Following a pattern established in the 1970s by Michel Foucault and Jean Baudrillard, Giroux only mentions Guy Debord and his "pioneering" theory of the society of the spectacle so as to say that, since the 1960s, the spectacle has changed so much that Debord's theory is no longer relevant. Debord and "older notions of the spectacle" could not possibly account for "the emergence of new media and image-based media technologies" such as "camcorders, cellular camera-phones, satellite television, digital recorders and the Internet" because none of it existed in 1967. Either these gadgets are so fundamentally different from radio, TV and the cinema, or the "new media" exist in such great quantities, that "a structural transformation of everyday life" has taken place: these media "have revolutionized the relationship between the specificity of an event and its public display." And while "neither the concept of the spectacle nor the practice of terrorism itself is new," there has been a new and completely unprecedented "merging of the spectacle, terrorism, war and politics." There is, in sum, "a new regime of the spectacle in which screen culture and visual politics create spectacular events just as much as they record them."Lest we suspect that this "new" spectacle seems an awful lot like the "old" spectacle, and that is it not true that "critical discourses of the spectacle need to be revised so as to provide the theoretical tools required to fully understand how the spectacle has changed," Giroux contrasts "the terrorism of the spectacle" (the old, surpassed reality) with "the spectacle of terrorism" (the new one). While the former was based in "fascist culture and late capitalism's culture of commodification," the later is rooted in "a new notion of the subject forged in social relations largely constructed around fear and terror." And, while the former was dominated by "consensus," "a sense of unity," "solidarity," "illusion" and "depoliticization" (as if the Cold War never existed!), the later is dominated by "a theatrics of fear and shock," "politicization," and "the image added with the thrill of the real." The key idea is that "the spectacle of terrorism undercuts the primacy of consumerism, challenges state power and uses the image to construct a new type of politics organized around the modalities of death, hysteria, panic and violence" (emphasis added).To dismiss Debord in this way requires two operations, neither of which is intellectually honest. First, Giroux must primarily rely upon summaries of Debord's The Society of the Spectacle produced by other academics, and not on a direct confrontation with the text itself. Not surprisingly, such summaries are completely inadequate and have an agenda that Giroux shares: "The image had replaced the commodity as the basic unit of capitalism; rather than arguing that commodities remained the sine qua non of domination, he insisted, as Eugene L. Arva points out, that in the current era, 'the system of mediation by representation (the world of the spectacle, if you wish) has come to bear more relevance than commodities themselves.'" Second, Giroux must pretend that Debord never wrote another word about the spectacle after 1967: "Debord could not have imagined either how the second media revolution would play out, with its multiple producers, distributors and consumers; or how a post-9/11 war on terrorism would shift, especially in the United States, from an emphasis on consumerism to an equally absorbing obsession with war and its politically regressive corollaries of fear, anxiety and insecurity." And so, for Giroux, neither the Comments on the Society of the Spectacle (and its remarks on computerized networks), nor the preface to the fourth Italian edition of The Society of the Spectacle (and its remarks on the spectacle of terrorism in Italy during the 1970s), ever existed.With Guy Debord and his inconvenient insistence on the commodity out of the way, Giroux can get to where he wants to go (where he has always been?), which is a completely uncritical embrace of the "new" media and Leftist politics: "Radically new modes of communication and resistance based upon the new media are on full display [sic] in the global justice movements, in the emergence of bloggers holding corporate and government powers more accountable, and in the new kinds of cultural and political struggles waged by the Zapatistas, the Seattle protesters, and various new social movements held together through the informational networks provided by the Internet and the Web." Unlike Debord, obsessed as he was with social revolution, "theorists such as Thomas Keenan, Mark Poster, Douglas Kellner and Jacques Derrida are right in suggesting that new electronic technologies and media publics 'remove restrictions on the horizon of possible communications' and, in doing so, suggest new possibilities for engaging the media as a democratic force both for critique and for positive intervention and change."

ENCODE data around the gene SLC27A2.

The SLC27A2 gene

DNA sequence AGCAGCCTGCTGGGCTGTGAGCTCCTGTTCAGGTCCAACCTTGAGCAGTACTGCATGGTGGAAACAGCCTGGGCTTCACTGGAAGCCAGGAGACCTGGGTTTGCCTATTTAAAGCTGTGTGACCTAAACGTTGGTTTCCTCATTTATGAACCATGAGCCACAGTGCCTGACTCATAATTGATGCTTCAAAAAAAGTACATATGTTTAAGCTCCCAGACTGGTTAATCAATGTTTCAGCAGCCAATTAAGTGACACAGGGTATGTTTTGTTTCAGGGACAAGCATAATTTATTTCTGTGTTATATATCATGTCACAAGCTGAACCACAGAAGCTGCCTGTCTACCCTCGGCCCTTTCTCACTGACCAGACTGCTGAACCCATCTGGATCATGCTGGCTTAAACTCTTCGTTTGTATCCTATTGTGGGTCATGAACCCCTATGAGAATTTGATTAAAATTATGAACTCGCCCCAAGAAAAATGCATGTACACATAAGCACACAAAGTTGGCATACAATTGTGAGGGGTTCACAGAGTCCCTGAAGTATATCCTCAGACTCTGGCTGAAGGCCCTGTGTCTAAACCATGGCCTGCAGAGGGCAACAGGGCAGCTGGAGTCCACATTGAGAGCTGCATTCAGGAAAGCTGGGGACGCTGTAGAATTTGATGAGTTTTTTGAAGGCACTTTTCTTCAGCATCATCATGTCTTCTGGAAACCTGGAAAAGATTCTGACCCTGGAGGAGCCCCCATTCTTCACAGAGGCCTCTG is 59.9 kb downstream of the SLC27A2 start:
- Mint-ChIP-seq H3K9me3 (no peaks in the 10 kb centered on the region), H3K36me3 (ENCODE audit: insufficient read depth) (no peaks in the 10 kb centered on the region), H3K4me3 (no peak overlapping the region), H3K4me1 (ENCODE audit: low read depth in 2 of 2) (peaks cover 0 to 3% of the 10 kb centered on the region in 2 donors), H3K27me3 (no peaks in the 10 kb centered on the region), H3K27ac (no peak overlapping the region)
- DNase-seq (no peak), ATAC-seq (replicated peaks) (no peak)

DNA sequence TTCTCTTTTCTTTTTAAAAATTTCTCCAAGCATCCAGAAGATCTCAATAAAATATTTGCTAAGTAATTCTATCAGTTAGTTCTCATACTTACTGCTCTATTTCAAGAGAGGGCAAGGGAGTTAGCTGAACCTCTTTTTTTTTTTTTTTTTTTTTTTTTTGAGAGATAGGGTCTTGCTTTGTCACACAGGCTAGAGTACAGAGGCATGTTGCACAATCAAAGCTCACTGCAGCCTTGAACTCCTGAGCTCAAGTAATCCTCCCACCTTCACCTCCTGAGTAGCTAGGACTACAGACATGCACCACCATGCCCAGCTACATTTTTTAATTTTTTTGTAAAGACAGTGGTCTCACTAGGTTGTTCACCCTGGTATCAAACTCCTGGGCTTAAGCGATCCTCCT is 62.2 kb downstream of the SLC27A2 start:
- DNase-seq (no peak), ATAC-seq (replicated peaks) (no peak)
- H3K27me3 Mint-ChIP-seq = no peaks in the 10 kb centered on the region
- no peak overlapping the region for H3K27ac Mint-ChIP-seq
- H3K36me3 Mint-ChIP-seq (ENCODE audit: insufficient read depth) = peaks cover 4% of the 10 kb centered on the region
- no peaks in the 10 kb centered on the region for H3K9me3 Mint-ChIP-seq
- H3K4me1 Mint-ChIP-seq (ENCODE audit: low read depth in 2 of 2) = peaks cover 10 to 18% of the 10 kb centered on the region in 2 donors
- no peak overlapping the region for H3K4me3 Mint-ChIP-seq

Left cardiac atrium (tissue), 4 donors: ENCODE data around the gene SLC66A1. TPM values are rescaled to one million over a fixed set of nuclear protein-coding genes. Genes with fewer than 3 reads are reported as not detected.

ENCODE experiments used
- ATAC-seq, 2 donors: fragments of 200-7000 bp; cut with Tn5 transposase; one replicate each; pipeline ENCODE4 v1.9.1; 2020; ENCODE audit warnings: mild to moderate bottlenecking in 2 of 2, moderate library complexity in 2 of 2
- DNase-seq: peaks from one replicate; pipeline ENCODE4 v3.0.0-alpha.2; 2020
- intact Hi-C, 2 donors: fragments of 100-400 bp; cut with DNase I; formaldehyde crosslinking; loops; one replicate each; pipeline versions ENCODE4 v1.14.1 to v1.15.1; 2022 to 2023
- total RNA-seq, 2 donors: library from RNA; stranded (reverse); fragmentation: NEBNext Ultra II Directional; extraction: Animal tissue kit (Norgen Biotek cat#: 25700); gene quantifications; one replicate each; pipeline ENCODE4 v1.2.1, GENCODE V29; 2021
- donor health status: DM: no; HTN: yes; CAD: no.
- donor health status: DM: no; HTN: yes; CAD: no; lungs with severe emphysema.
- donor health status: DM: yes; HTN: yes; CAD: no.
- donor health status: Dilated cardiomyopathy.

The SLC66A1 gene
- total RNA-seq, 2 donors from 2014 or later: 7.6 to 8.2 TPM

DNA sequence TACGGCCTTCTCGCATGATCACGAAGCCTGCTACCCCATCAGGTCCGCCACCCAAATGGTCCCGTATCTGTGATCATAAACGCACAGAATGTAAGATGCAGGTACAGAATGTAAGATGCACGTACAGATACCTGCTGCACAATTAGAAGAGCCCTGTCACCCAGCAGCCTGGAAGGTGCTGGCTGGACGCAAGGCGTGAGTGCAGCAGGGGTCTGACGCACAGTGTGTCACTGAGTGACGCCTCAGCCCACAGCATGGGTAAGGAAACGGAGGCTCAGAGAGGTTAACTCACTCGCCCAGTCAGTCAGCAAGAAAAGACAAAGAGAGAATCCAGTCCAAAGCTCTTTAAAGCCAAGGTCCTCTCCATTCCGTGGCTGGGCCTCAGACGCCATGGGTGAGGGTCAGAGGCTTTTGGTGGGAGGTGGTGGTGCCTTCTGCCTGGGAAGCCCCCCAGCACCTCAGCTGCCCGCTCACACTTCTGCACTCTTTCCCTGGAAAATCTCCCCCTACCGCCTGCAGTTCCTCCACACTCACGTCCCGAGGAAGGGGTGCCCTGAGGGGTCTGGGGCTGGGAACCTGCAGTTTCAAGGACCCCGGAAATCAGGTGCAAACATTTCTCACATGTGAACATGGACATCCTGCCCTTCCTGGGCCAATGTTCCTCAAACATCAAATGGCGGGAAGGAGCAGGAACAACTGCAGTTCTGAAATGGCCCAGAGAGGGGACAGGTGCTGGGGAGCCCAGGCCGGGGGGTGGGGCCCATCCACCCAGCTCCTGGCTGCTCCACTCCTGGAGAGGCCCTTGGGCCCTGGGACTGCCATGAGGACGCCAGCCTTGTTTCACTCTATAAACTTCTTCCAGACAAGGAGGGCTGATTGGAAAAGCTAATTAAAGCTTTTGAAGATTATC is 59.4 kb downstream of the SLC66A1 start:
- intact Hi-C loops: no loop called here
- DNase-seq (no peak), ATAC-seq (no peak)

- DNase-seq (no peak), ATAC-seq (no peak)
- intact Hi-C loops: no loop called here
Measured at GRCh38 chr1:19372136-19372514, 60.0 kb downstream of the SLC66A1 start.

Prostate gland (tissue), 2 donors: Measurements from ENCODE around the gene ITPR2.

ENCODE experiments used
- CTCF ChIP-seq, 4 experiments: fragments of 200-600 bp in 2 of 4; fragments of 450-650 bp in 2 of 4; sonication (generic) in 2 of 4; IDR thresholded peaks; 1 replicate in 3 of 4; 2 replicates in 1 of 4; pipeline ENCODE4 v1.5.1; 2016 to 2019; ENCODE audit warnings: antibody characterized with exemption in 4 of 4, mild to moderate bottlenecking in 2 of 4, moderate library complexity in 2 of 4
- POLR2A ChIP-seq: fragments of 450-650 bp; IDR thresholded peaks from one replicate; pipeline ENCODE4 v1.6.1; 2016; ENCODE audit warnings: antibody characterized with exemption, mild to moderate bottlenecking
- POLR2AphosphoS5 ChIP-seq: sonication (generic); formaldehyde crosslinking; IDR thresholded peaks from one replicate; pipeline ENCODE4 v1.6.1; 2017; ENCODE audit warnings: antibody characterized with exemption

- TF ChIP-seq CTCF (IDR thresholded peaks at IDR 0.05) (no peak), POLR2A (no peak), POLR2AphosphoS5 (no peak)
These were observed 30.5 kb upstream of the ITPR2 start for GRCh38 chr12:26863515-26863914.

A new report from the U.S. Army War College warns that the American military must learn the lessons of the Second Lebanon War, in which Hezbollah operated more like a conventional army than a guerrilla organization.The report, "The 2006 Lebanon Campaign and the Future of Warfare: Implications for Army and Defense Policy," warns against placing too heavy an emphasis on classic guerrilla warfare, and raises the possibility of further non-state actors following the Lebanese militant group's example."Hezbollah's 2006 campaign in southern Lebanon has been receiving increasing attention as a prominent recent example of a non-state actor fighting a Westernized state," the authors of the report state. "In particular, critics of irregular-warfare transformation often cite the 2006 case as evidence that non-state actors can nevertheless wage conventional warfare in state-like ways."The authors of the report, Dr. Stephen D. Biddle and Jeffrey A. Friedman, state that changes made by the U.S. Army in conducting urban warfare against guerrilla fighters in Iraq could compromise the military's ability to deal with other enemies in the future.The authors give a high grade to Hezbollah's performance in the 2006 war, describing it as more effective than that of any Arab army that confronted Israel in the Jewish state's history, and that Hezbollah militants wounded more Israelis per fighter than any previous Arab effort.Unlike a traditional guerrilla force, however, Hezbollah emphasized holding territory and digging in to bunkers, instead of the usual tactic of hiding among civilian populations. Likewise, the militant organization's discipline and coordination highly resembled those of conventional armies.This combination of conventional and guerrilla tactics, the report claims, places new challenges before the U.S. Army. It calls for preparing the military for asymmetrical urban warfare, while at the same time working closely with civilian populations. It also calls for reducing military activity likely to harm the image of the U.S.The report indicates that no army can be ideally prepared to deal with both kinds of enemy, conventional and guerrilla, simultaneously, and that in light of the discrepancies between the lessons of the Second Lebanon War and the current U.S. experience in Iraq and Afghanistan, serious challenges confront military planners.While fighting in Iraq and Afghanistan demands the ability to defeat guerrilla forces, the example of Lebanon may inspire enemies of the U.S. to adopt more conventional methods.